In preparation for the Artemis missions, NASA planners are focused on finding the optimal way to produce oxygen gas (O2) from all of the elemental oxygen locked up in the Moon’s surface dust (aka. lunar regolith). In fact, current estimates indicate that there is enough elemental oxygen contained in the top ten meters (33 feet) of lunar regolith to create enough O2 for every person on Earth for the next 100,000 years – more than enough for a lunar settlement!

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Finally! Here’s the Video of Webb’s Unboxing

It’s been a long time coming.  Finally, after years of delays and billions of dollars in budget overruns, the James Webb Space Telescope (JWST) is ready to fly.  To celebrate the occasion, ESA released a video showing the “unboxing” of one of the most highly advanced technical achievements in human history.  It is truly as impressive as it sounds.

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Artemis 1 Comes Together as the Orion Capsule is Stacked on Top of the Space Launch System

Since 2004, NASA has been working on the launch system that will send astronauts to the Moon for the first time since the Apollo Era. These efforts bore fruit in 2011 with the proposed Space Launch System (SLS), the heaviest and most powerful rocket since the Saturn V. Paired with the Orion spacecraft, this vehicle will be the workhorse of a new space architecture that would establish a program of sustained lunar exploration and even crewed missions to Mars.

Due to repeated delays, cost overruns, and the expedited timeframe for Project Artemis, there have been serious doubts that the SLS will be ready in time. Luckily, ground crews and engineers at NASA’s Launch Control Center (LCC) – part of the Kennedy Space Center in Florida – recently finished stacking the Artemis I mission. The vehicle is now in the final phase of preparations for this uncrewed circumlunar flight in February 2022.

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A new Climate Model Suggests That Venus Never had Oceans

Thanks to evidence provided by missions like NASA’s Magellan spacecraft, scientists have theorized that Venus likely experienced a catastrophic resurfacing event about 500 million years ago (give or take 200 Mya). This is believed to be the reason why Venus is such a hellish place today, with an atmosphere that is 92 times as dense as Earth’s, predominantly composed of carbon dioxide (CO2), and temperatures hot enough to melt lead.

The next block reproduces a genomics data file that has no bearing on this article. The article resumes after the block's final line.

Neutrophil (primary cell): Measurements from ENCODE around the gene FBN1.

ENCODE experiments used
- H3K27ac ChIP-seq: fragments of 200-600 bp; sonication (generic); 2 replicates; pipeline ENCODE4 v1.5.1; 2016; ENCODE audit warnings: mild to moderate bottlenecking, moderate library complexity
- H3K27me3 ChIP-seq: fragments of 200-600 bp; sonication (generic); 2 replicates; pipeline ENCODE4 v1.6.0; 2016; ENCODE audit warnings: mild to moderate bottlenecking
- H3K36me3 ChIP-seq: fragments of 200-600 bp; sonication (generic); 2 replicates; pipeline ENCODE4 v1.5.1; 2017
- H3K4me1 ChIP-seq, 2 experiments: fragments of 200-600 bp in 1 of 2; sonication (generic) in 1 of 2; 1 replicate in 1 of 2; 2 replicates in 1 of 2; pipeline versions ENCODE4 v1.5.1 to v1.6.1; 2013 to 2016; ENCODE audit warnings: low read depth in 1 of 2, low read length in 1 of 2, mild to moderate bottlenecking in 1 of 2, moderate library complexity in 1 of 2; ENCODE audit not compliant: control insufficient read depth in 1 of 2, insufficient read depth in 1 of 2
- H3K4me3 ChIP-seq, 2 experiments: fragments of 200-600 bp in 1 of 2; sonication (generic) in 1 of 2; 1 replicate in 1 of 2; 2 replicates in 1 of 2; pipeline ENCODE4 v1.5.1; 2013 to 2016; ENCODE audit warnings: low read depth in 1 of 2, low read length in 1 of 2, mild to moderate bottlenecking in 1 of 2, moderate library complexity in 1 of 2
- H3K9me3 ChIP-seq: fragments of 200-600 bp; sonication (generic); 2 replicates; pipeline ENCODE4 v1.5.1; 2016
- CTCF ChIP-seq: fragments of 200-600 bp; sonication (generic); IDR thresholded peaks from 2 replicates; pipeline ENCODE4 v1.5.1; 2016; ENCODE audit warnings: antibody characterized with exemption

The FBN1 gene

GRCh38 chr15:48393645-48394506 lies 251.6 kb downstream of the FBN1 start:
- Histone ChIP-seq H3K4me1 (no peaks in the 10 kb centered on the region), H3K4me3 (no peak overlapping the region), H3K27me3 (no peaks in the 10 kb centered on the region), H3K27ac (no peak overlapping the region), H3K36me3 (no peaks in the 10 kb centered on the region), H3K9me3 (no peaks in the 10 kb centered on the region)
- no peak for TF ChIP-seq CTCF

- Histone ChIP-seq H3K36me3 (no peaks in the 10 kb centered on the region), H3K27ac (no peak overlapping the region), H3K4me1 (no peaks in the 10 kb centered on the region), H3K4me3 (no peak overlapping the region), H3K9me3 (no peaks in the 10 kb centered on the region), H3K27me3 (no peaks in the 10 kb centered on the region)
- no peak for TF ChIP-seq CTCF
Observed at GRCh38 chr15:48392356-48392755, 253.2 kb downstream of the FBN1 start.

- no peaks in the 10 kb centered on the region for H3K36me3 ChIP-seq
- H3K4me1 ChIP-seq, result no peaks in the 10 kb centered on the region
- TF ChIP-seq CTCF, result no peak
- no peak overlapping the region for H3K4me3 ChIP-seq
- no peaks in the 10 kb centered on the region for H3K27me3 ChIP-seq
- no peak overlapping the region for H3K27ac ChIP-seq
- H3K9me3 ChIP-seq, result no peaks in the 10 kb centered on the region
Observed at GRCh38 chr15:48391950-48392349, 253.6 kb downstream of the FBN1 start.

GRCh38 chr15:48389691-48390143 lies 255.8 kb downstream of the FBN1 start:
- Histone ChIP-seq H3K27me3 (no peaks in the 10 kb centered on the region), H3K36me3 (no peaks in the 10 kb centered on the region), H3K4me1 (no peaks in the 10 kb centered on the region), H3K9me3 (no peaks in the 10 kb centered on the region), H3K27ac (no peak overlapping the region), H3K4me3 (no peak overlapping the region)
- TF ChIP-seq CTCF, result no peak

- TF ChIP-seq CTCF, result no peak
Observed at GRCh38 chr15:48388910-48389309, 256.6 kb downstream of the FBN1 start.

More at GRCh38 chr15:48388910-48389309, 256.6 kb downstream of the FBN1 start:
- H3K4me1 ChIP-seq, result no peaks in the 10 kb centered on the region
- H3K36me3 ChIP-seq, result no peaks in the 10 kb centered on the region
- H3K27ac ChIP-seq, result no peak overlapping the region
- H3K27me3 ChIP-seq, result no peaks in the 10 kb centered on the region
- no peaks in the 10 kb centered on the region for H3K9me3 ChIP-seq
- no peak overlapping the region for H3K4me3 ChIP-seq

The question of what Venus was like before this event took place – particularly, whether or not it had oceans – has been the subject of debate ever since. While many believe that Venus’s surface was covered in large bodies of water, a recent study has contradicted this claim. Using a state-of-the-art climate model, a team of French researchers has developed an alternative scenario of how Venus evolved to become what it is today.

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I Could Look at James Webb Unboxing Pictures all Day

On Oct. 12th, the James Webb Space Telescope (JWST) arrived safely at Port de Pariacabo in French Guiana after spending 16 days traveling between California and South America. Since then, the observatory was transported to a cleanroom in the Guyanese Space Center (GSC). Here, crews “unboxed” the observatory from its protective cargo container in preparation for launch – now targetted for Dec. 18th.

These events were captured in a series of beautiful images recently shared by the Guyanese Space Center, the European Space Agency (ESA), and NASA via their JWST Twitter accounts (more are posted on the NASA JWST Flickr page). This process involved carefully lifting the telescope from its packing container and raising it vertically, the same configuration Webb its launches to space aboard an Ariane 5 rocket.

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Europa has Water in its Atmosphere

Since the Voyager probes passed through the Jupiter system in 1979, scientists have been intrigued and mystified by its moon Europa. Once the images these probes acquired of the moon’s icy surface returned to Earth, scientists began to speculate about the possibility of a subsurface ocean. Since then, the detection of plume activity and other lines of evidence have bolstered this theory and fed speculation that there could be life beneath Europa’s icy surface.

According to new research, another critical piece of evidence of Europa’s watery nature has at least been confirmed. Using a similar technique that confirmed the presence of atmospheric water vapor in Jupiter’s moon Ganymede, Lorenz Roth of the KTH Royal Institute of Technology confirmed that Europa has water vapor in its atmosphere. This discovery could lead to a greater understanding of Europa’s atmosphere and surface environment, informing missions headed there in the near future.